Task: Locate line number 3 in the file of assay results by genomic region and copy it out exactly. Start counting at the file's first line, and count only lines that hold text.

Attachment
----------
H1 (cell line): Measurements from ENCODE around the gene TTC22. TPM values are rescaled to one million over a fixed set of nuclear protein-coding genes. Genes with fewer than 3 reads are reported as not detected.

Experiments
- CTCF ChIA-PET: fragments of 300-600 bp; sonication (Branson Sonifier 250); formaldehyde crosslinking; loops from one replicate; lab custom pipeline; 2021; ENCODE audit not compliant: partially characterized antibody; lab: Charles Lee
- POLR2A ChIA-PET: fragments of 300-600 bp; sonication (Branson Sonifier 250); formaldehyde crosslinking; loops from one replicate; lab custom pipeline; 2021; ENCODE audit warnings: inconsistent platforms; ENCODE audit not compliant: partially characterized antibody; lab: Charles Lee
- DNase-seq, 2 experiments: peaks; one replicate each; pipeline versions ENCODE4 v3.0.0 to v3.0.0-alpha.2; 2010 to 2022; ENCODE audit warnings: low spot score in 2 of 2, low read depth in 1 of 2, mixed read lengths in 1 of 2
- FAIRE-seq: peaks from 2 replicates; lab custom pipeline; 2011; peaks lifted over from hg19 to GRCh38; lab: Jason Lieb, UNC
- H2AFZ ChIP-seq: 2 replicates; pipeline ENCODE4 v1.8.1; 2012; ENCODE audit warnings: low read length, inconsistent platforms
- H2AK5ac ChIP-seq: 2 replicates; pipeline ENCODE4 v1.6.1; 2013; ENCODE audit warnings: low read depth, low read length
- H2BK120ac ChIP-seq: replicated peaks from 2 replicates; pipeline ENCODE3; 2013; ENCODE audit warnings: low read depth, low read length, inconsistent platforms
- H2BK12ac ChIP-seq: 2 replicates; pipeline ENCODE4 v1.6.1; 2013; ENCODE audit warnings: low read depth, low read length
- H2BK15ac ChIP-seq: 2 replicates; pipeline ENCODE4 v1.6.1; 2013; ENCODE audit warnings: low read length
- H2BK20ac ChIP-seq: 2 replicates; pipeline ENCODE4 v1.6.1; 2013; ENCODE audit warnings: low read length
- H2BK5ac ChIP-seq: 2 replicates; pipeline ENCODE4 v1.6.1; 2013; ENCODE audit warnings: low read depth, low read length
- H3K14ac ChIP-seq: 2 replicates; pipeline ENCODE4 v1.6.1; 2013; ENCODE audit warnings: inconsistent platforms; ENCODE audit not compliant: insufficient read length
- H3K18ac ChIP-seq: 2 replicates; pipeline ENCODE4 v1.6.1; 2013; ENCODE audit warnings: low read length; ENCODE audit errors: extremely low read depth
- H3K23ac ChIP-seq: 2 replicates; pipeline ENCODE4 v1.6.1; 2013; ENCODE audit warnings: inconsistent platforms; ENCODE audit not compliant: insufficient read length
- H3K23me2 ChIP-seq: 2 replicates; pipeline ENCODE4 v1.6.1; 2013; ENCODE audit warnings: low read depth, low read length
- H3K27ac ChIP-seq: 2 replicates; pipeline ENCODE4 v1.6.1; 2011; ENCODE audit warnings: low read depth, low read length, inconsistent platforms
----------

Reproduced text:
- CTCF ChIA-PET: fragments of 300-600 bp; sonication (Branson Sonifier 250); formaldehyde crosslinking; loops from one replicate; lab custom pipeline; 2021; ENCODE audit not compliant: partially characterized antibody; lab: Charles Lee